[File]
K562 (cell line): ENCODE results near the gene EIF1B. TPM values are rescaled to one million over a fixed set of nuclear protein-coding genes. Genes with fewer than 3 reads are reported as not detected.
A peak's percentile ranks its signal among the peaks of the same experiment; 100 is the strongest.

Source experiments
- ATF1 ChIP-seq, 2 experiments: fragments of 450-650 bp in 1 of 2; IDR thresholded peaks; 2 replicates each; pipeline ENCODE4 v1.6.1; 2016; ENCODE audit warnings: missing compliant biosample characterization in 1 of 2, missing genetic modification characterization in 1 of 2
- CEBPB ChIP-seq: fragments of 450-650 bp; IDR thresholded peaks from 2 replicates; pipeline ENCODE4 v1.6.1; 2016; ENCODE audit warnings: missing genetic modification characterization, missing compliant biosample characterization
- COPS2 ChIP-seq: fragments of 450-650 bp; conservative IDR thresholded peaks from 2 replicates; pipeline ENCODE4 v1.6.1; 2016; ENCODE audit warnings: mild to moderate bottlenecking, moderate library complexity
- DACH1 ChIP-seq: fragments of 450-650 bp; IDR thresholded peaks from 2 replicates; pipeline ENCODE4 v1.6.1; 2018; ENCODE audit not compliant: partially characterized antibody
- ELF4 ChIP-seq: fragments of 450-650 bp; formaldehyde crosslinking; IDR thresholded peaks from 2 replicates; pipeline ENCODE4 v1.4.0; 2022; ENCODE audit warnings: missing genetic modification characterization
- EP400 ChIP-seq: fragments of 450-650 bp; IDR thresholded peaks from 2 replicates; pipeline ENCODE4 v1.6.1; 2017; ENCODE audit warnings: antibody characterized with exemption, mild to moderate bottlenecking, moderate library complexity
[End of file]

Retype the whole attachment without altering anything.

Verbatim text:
K562 (cell line): ENCODE results near the gene EIF1B. TPM values are rescaled to one million over a fixed set of nuclear protein-coding genes. Genes with fewer than 3 reads are reported as not detected.
A peak's percentile ranks its signal among the peaks of the same experiment; 100 is the strongest.

Source experiments
- ATF1 ChIP-seq, 2 experiments: fragments of 450-650 bp in 1 of 2; IDR thresholded peaks; 2 replicates each; pipeline ENCODE4 v1.6.1; 2016; ENCODE audit warnings: missing compliant biosample characterization in 1 of 2, missing genetic modification characterization in 1 of 2
- CEBPB ChIP-seq: fragments of 450-650 bp; IDR thresholded peaks from 2 replicates; pipeline ENCODE4 v1.6.1; 2016; ENCODE audit warnings: missing genetic modification characterization, missing compliant biosample characterization
- COPS2 ChIP-seq: fragments of 450-650 bp; conservative IDR thresholded peaks from 2 replicates; pipeline ENCODE4 v1.6.1; 2016; ENCODE audit warnings: mild to moderate bottlenecking, moderate library complexity
- DACH1 ChIP-seq: fragments of 450-650 bp; IDR thresholded peaks from 2 replicates; pipeline ENCODE4 v1.6.1; 2018; ENCODE audit not compliant: partially characterized antibody
- ELF4 ChIP-seq: fragments of 450-650 bp; formaldehyde crosslinking; IDR thresholded peaks from 2 replicates; pipeline ENCODE4 v1.4.0; 2022; ENCODE audit warnings: missing genetic modification characterization
- EP400 ChIP-seq: fragments of 450-650 bp; IDR thresholded peaks from 2 replicates; pipeline ENCODE4 v1.6.1; 2017; ENCODE audit warnings: antibody characterized with exemption, mild to moderate bottlenecking, moderate library complexity